When Atlantic Records signed Hayley Williams in 2003, their plan was for her to become a solo pop artist. Little did they know that her first piece of work would be two decades in the making. The reason, one that not even Williams could have known, is that the roots for what was to come with Paramore had already begun growing.
By 11, Williams had experienced three parental divorces, which she admitted to Zane Lowe exposed her to a lot of familial guilt, and forced her to normalize being in a broken family. In particular, her mother’s tumultuous second divorce saw Williams moving from Nashville hotel room to hotel room to trailer park, all while being homeschooled. It’s no surprise that Williams pushed back on the label’s wishes, opting to be in a band with her new friends the Farro brothers (Zac and Josh) and Jeremy Davis. Thus, Paramore was born.
By 20, it looked like her instincts had paid off. Paramore’s success was growing, quickly becoming regular Kerrang! cover-stars and touring the world as one of pop-punk’s few female fronted-bands. Williams was the flame-haired icon that most will still sentimentally remember her as. At this point, Williams entered a relationship with her now ex-husband Chad Gilbert of rock band New Found Glory, who inspired a majority of the melancholia heard on Paramore’s latest record, After Laughter. A musical and aesthetic departure for the band, they ditched the emo pop-rock look and sound of their early years in place of pastel-clad, new-wave pop. This style came juxtaposed with Williams’ most brutal songwriting yet, addressing their various line-up changes as well as her own marital issues and mental health over the past 10 years.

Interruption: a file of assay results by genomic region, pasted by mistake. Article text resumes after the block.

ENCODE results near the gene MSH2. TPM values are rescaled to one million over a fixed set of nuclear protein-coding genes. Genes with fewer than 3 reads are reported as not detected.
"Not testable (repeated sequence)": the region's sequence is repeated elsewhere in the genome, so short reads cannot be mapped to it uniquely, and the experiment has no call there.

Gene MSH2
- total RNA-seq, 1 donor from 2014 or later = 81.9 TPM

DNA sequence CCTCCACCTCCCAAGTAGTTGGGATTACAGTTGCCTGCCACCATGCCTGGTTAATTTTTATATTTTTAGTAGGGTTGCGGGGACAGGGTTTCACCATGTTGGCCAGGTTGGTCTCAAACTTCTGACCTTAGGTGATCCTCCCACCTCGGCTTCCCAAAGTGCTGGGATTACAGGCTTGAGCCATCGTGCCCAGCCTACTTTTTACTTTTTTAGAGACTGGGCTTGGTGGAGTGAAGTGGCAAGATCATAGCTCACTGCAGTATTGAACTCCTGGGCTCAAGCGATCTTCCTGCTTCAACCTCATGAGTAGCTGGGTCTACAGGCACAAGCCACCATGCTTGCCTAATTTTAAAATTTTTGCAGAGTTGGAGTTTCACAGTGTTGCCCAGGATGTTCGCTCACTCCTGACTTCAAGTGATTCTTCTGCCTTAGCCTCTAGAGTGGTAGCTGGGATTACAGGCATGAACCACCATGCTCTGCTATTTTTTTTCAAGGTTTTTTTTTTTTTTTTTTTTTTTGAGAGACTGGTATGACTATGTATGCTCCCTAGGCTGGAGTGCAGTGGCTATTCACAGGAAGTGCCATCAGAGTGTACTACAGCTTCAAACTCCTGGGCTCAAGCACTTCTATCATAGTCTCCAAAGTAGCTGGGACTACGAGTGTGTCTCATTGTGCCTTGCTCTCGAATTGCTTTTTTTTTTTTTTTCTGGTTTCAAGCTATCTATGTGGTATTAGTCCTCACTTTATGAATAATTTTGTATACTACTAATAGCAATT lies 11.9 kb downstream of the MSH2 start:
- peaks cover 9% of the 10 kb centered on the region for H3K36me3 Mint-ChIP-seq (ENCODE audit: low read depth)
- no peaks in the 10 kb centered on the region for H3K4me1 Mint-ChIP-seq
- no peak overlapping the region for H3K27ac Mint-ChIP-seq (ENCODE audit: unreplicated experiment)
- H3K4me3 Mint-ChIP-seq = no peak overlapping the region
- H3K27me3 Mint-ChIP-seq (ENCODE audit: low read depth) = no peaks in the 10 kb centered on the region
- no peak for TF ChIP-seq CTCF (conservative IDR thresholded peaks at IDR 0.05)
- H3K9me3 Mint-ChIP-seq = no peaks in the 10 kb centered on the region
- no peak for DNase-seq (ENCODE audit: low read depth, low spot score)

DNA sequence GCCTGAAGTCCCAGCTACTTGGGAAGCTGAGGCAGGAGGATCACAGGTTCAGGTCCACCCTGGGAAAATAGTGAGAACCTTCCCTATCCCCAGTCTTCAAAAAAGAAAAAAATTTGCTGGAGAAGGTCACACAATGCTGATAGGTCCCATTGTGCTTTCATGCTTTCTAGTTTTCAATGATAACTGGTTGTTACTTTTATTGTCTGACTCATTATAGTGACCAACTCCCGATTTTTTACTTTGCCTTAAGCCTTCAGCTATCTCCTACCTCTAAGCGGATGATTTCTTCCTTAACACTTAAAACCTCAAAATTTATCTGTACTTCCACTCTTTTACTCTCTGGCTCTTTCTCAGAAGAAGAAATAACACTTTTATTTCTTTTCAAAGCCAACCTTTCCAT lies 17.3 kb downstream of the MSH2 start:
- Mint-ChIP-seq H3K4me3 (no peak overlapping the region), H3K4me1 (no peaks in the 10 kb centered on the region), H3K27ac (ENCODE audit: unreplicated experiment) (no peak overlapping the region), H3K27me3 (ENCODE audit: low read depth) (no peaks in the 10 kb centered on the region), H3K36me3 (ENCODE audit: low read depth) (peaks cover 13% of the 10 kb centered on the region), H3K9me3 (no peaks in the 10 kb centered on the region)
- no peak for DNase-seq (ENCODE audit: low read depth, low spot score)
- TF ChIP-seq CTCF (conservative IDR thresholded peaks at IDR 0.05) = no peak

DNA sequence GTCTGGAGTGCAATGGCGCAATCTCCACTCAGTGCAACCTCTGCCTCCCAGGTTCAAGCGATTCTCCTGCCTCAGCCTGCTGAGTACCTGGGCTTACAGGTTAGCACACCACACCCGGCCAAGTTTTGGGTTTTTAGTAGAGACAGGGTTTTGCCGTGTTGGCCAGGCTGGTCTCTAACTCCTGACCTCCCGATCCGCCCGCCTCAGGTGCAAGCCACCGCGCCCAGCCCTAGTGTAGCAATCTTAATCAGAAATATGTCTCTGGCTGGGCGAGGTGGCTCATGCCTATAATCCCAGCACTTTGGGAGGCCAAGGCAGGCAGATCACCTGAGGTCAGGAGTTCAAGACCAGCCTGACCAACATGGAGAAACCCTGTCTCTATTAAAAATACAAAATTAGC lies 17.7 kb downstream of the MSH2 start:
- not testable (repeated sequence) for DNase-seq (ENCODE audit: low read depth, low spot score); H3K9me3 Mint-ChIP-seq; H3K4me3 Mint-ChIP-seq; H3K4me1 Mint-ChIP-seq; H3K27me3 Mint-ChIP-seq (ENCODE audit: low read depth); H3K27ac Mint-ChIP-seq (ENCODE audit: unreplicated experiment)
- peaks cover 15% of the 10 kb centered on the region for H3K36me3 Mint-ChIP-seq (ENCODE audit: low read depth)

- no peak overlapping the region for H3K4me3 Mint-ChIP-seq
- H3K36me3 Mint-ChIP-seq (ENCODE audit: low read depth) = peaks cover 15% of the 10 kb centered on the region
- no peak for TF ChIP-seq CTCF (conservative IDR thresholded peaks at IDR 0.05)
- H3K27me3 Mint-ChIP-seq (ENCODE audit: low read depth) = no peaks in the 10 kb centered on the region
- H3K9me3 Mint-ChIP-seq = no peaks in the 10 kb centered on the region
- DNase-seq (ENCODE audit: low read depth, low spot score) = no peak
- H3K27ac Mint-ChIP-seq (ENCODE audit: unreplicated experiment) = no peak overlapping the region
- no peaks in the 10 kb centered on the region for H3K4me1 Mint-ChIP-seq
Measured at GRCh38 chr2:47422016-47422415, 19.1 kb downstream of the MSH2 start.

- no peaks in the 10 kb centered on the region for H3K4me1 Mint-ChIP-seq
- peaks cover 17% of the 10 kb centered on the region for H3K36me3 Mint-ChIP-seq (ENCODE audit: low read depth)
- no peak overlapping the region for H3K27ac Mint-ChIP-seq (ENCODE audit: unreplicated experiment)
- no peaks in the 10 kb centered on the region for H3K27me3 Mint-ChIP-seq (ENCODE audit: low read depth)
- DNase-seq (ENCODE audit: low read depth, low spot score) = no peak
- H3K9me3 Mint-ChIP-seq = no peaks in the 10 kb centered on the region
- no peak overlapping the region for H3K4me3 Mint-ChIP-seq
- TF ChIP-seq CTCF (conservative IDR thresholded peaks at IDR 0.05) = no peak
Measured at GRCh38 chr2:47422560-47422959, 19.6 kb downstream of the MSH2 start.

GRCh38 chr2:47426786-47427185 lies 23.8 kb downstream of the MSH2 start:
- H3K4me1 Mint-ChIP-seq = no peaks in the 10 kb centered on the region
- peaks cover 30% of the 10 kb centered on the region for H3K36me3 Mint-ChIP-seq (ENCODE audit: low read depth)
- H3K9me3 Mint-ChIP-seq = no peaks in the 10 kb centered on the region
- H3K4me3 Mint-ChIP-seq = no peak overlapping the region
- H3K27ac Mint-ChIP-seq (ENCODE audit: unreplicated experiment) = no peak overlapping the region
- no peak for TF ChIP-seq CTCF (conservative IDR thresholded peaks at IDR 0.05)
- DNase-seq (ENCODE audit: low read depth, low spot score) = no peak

After spending her adolescence surrounded by broken families, it is evident that at 31, Williams has managed to cultivate her own fully-formed one. Petals for Armor was made entirely by Paramore members and their Nashville kin, with bassist Taylor York helming the production of the record and touring bandmate Joey Howard joining Williams as co-writer. To assume that Petals is simply a continuation of Paramore’s work would be a mistake. Williams is framed front-and-centre, and there are no other band members or hair colors to hide behind. All of the trauma and anger is forthright, all of the life lessons she’s learned – and is still learning – are vividly clear, concentrated into each track like chapters of a book.
The record opens with “Simmer,” a track seeped in quiet and hot-faced rage. We find a freshly-divorced Williams at an emotional fork-in-the-road, toeing the line between controlling her anger or letting it consume her. There’s a sense that this rage isn’t just her own, but also that of her mother, her friends, or anyone who might have experienced a bad break-up. The song’s main hook, “Gotta simmer, simmer, simmer, simmer down,” when sung quickly becomes ‘mercy, mercy, mercy,” doubling as a clever mantra to calm oneself. The record’s title and floral metaphors make their debut here (“wrap yourself in petals for armor”), Williams has chosen mercy over rage, flowers over swords.